2.2 Theory for infinite systems with zero volume fraction

If the number of particles comprising a biphase microstructure rises without limit, so n ® ¥, but the matrix volume is allowed to increase sufficiently to become diluted toan infinitesimal particle density, so that Vv ® 0, (i.e., distances, rjk, between particle pairs increase indefinitely) then Eq. 10 reduces to the limiting form

Eq. 12 was derived originally by Todes1 under his assumption of an "infinite system" with zero volume fraction of particles. For the case of such an infinite, yet infinitely diluted system, one may substitute Eq. 12 and Eq. 6 into Eq. 8 and show that the volume fluxes per steradian, Bi' s, reduce to the linear form

If it is assumed that <R> = R*, where R* is the "critical radius" defined later in Lifshitzand Slyozov's paper2, then Eq. 13 reduces to the usual LSW formulation. Substituting Eq. 13 into Eq. 11, the LSW growth rate for a particle becomes

Substituting Eq. 14 into Eq. 4, finding the self-similar solution to Eq. 4, and then applying the LSW stability argument based on mass conservation for the particle population that 1 there exists some maximum particle size and 2 that the timerate of changeof the maximum sized particle, relative to the growing average, must vanish, yields the (dimensional) growth law of any particle of radius R as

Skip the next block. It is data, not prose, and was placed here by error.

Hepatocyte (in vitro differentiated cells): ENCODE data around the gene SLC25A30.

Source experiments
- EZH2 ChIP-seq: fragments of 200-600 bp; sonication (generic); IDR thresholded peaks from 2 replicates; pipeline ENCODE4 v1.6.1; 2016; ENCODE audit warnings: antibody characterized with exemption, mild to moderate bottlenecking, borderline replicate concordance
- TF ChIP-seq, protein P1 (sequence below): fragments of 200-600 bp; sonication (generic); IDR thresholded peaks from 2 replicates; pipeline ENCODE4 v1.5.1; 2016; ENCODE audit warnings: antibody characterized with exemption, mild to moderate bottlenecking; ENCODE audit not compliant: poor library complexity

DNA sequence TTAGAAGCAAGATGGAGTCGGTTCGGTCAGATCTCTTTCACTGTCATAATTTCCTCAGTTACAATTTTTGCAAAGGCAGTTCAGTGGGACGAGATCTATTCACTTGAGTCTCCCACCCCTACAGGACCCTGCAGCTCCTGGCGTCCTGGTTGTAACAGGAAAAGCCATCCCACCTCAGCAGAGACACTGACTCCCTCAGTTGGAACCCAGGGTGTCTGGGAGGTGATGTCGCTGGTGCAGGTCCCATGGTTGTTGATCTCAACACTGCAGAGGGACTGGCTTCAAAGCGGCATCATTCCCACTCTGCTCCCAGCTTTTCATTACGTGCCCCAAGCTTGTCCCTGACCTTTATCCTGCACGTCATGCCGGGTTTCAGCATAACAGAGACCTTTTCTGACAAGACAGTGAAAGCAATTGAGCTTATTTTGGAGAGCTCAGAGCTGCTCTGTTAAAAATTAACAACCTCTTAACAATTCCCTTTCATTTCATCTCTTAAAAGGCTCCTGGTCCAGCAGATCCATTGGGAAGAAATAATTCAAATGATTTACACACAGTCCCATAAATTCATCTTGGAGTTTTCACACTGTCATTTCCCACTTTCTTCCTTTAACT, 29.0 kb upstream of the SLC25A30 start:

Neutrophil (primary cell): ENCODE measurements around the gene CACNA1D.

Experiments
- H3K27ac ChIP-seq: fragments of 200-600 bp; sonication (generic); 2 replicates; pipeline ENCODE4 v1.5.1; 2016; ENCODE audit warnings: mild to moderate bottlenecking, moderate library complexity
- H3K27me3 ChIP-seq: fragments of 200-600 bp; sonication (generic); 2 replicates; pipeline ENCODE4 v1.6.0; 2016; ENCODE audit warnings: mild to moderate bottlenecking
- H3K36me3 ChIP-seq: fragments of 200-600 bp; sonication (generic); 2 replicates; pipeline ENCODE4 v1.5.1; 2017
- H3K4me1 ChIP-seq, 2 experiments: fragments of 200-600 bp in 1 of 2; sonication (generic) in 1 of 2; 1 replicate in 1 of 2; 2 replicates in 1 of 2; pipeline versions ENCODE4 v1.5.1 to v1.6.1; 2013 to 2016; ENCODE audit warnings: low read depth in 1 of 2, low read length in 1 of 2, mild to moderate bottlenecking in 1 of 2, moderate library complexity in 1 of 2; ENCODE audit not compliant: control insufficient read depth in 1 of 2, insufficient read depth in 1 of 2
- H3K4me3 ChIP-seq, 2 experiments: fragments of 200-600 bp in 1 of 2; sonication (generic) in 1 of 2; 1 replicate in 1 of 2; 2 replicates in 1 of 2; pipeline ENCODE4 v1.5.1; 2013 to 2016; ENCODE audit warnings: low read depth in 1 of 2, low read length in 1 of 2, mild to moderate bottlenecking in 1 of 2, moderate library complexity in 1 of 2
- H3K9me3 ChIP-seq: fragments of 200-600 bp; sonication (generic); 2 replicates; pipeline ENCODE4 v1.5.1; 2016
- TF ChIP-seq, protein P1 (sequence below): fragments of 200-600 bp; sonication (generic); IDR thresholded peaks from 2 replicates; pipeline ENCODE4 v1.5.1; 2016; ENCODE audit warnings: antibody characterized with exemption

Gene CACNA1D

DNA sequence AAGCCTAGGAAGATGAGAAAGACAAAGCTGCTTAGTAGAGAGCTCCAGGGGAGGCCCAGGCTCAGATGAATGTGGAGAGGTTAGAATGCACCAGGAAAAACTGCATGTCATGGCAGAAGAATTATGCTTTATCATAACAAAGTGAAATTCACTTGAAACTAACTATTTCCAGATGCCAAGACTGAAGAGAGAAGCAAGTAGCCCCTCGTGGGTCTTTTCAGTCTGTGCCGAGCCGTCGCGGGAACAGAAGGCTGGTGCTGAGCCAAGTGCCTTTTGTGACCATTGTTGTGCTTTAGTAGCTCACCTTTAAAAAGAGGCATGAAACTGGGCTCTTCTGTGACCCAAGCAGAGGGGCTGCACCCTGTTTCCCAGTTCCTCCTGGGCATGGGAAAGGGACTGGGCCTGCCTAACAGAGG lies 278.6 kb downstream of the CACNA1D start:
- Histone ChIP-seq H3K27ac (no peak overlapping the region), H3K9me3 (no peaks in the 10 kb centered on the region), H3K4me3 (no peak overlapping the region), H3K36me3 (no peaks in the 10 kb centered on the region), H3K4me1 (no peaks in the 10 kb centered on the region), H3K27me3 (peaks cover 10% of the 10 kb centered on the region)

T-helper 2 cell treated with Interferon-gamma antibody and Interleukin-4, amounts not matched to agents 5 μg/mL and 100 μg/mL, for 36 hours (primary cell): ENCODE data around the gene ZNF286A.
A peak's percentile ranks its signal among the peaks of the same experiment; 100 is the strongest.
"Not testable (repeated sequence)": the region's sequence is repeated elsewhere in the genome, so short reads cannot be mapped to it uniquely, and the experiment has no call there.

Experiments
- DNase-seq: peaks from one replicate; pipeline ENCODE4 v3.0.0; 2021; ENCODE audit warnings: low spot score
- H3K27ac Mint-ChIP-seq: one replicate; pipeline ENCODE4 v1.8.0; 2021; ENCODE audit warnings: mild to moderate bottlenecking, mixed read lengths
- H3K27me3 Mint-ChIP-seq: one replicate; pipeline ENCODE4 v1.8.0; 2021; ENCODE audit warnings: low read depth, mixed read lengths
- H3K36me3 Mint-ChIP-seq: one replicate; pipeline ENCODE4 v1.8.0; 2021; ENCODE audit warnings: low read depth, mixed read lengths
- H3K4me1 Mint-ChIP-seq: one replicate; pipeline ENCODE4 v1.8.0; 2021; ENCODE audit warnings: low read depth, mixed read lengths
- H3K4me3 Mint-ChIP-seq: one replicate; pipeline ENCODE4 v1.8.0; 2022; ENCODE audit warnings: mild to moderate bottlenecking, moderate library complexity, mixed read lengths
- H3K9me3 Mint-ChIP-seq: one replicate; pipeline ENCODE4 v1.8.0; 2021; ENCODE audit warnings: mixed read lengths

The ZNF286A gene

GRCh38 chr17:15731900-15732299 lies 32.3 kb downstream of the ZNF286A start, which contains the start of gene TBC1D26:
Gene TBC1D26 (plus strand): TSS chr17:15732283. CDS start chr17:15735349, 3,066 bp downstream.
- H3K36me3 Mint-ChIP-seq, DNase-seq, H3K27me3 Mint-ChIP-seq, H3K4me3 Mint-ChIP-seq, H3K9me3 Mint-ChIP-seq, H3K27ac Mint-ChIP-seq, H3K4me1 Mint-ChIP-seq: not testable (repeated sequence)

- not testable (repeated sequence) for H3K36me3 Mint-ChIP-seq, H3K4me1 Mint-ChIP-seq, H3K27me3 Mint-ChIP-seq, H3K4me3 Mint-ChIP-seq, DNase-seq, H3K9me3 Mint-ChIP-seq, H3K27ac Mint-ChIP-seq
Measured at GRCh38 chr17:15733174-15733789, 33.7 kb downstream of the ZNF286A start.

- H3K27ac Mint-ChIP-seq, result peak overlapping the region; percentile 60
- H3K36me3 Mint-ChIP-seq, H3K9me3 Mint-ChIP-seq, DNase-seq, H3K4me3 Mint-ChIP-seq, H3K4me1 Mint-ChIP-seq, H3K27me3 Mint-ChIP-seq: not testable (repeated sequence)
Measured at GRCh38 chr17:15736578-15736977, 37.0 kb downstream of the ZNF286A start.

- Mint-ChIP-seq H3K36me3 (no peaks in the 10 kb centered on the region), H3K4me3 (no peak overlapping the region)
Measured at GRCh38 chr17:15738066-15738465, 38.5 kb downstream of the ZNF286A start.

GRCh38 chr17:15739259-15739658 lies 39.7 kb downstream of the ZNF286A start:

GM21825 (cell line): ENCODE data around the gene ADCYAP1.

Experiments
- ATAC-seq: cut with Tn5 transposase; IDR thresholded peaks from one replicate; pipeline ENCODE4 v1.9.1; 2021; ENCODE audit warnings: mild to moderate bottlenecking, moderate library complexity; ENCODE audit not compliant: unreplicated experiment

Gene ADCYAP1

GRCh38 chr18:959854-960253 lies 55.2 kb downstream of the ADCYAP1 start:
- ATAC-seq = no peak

Equation 14, which provides the basis for Equation 15, is a deterministic growth rate law, insofaras the rate of growth or shrinkage of every particle is solely a function ofitsradius. Indeed, in such an infinitely-diluted microstructure, each particle would exist perhaps somewhat illogically-in total isolation from all its "neighbors." LSW theory also predicts that the particle size distribution (PSD) is affine, or self-similar. If the particle sizes are expressed as radii normalized to the growing average, or critical, radius, then the affine form of the PSD does not change with time. Self-similarity of coarsening quasi-spherical microstructures has been demonstrated experimentally in Pb-Sn alloys by Hardy and Voorhees14.